Season 1 (1966-67) of TV Classic That Girl delivered an all too familiar story line. Guest star Carroll O'Connor played an opera singer with intentions on getting Ann Marie's attention in exchange for an interview. What ensues is a good look at how sexual harassment was written as a conflict by mid-century male writers.
Host Cynthia Bemis Abrams names "China Beach" (1988-1991) as the best-written and best-acted series ever. The expensive series about the Vietnam War as seen through eyes of American women is truly timeless. Cynthia provides a deep review of "Holly's Choice" from third season, which featured Ricki Lake as Holly, the donut dolly (aid worker). Drama unfolds in reverse, a powerful writing tactic if it executed well, which it was. Cynthia explores the many layers of meaning that stories of war often weave, only this time the different value placed on military lives versus civilian lives, as seen through the eyes of medical professionals, soldiers and women.
Cynthia Bemis Abrams welcomes art historian, professor and author Emily L. Newman to this focused discussion on cable's growth and capacity. Newman has written about the niche program content aimed at women, including the made-for-TV movie genre on eating disorders. The pair share insights into the milestone movies and headlines of the 80s, 90s and recent years that contained bulimia and anorexia as plot lines, and how they lined up with the real life influences of Cathy Rigby, Tracey Gold, Meredith Baxter and Karen Carpenter.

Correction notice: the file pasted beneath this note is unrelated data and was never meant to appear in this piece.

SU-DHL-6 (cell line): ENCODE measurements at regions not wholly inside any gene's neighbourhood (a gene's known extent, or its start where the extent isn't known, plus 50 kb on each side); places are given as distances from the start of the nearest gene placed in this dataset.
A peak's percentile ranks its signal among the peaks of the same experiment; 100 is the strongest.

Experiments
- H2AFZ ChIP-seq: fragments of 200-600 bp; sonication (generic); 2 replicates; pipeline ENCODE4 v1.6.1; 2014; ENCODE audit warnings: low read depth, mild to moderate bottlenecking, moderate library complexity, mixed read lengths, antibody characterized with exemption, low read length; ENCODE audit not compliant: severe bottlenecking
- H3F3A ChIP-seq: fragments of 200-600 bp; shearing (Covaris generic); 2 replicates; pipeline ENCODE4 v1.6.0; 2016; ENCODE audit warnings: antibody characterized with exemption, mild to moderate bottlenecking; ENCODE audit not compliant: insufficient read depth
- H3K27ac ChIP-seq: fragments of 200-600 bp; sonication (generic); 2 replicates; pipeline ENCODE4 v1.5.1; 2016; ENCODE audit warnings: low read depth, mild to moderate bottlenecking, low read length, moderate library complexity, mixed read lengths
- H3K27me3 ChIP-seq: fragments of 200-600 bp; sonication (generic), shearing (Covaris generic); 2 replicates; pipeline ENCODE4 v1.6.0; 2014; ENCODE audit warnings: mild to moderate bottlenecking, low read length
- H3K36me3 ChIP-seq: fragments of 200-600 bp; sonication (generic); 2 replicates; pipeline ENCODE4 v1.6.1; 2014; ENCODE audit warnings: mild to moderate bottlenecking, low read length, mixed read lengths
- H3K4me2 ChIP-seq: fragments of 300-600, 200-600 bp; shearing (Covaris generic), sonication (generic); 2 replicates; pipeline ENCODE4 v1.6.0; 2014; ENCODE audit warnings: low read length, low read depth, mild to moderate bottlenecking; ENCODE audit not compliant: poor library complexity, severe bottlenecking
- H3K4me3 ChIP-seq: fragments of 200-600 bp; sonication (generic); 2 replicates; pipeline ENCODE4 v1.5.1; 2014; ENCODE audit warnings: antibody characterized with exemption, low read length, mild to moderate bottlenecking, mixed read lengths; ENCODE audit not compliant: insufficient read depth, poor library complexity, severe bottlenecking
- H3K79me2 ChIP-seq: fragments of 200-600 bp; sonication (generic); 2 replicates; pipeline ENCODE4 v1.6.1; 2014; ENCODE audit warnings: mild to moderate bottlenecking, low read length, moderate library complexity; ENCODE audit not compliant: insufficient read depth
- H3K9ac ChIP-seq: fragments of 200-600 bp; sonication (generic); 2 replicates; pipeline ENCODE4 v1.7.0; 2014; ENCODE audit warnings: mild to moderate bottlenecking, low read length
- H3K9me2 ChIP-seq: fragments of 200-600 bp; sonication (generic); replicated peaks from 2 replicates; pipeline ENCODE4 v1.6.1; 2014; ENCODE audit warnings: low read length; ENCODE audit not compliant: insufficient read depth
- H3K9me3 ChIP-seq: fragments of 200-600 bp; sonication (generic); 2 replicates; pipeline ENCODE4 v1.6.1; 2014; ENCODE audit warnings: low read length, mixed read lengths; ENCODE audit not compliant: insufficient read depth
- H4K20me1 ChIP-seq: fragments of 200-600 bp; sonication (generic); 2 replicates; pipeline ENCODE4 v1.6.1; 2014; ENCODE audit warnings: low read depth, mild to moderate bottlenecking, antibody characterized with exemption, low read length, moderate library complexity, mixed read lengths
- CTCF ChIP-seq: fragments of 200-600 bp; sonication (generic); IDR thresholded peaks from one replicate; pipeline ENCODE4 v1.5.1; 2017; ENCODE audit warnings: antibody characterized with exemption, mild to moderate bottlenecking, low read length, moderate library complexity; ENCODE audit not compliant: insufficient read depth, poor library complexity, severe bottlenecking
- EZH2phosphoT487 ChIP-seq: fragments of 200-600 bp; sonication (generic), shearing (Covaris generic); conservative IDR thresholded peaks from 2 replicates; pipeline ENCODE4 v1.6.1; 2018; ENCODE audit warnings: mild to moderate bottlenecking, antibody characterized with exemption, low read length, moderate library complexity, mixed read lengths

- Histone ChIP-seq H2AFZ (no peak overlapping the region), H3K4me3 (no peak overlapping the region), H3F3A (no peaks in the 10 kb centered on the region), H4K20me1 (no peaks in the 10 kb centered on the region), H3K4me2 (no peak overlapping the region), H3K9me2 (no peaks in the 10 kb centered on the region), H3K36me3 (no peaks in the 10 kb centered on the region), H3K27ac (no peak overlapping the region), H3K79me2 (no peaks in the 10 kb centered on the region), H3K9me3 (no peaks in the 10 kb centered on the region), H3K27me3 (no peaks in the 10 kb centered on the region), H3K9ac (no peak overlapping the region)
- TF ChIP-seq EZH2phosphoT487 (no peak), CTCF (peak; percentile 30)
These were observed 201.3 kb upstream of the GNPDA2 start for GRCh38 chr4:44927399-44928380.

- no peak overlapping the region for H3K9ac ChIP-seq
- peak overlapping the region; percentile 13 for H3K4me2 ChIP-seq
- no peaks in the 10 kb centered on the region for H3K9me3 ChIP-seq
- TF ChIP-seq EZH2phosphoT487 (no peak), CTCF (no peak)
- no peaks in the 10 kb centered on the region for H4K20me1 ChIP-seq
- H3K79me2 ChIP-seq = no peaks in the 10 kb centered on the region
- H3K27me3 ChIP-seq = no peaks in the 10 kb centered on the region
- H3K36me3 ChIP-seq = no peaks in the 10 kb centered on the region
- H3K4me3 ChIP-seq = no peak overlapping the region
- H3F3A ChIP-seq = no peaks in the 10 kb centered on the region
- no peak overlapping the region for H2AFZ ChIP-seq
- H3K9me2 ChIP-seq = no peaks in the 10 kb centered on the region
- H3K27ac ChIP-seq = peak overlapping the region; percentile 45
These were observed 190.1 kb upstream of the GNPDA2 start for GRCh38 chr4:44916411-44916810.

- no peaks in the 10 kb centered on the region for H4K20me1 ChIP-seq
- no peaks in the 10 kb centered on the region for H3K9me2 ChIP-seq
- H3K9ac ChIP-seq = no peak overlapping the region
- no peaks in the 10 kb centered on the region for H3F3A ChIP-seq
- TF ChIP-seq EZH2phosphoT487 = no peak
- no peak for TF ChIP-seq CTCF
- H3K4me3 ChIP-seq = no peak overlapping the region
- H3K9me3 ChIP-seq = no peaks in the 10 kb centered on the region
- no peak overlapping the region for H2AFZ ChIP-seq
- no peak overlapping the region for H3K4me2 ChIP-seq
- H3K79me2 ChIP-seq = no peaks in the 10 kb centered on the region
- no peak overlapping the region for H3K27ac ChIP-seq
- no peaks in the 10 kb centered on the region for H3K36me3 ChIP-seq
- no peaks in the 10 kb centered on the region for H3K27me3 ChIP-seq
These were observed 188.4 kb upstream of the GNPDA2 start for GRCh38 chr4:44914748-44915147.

Host Cynthia Bemis Abrams connects the television dots of the status of birth control, abortion and regional children's programming that led Sissy Spacek to produce the made-for-TV movie "A Private Matter." Cynthia creates the context of the popular Baby Boom children's show, "Romper Room" which in the Arizona market featured Sherri Finkbine as the "teacher." Finkbine was prescribed Thalidomide to relieve symptoms of morning sickness. The remainder of the true story is nothing short of tragic and historic.
Host Cynthia Bemis Abrams discusses daytime (audience-participation) shows from the 1990s and 2000s with media studies experts Kathalene Razzano, Loubna Skalli. Skalli, Razzano and their colleague Christine Quail, analyzed and cataloged the genre for their book, Vulture Culture: The Politics and Pedagogy of Daytime Television Talk Shows. Cynthia, Kathalene and Loubna look at the themes of Maury Povich, Jenny Jones and Judge Judy that can readily be categorized as misogynistic. Many of the "real" guests present issues about self-control, paternalism and self esteem.
Host Cynthia Bemis Abrams chats with Wendy Burns-Ardolino, PhD and author of TV Female Foursomes and Their Fans about an important episode from Designing Women. The plot for "They Shoot Fat Women, Don't They?" was a result of months of tabloid headlines asserting that showrunner Linda Bloodworth-Thomason was not getting along with star Delta Burke. Rumors circulated that Burke's weight gain had become an issue and that she was becoming increasingly "difficult to work with." Cynthia and Wendy discuss how the 1989 episode was ahead of its time for calling out fatshaming.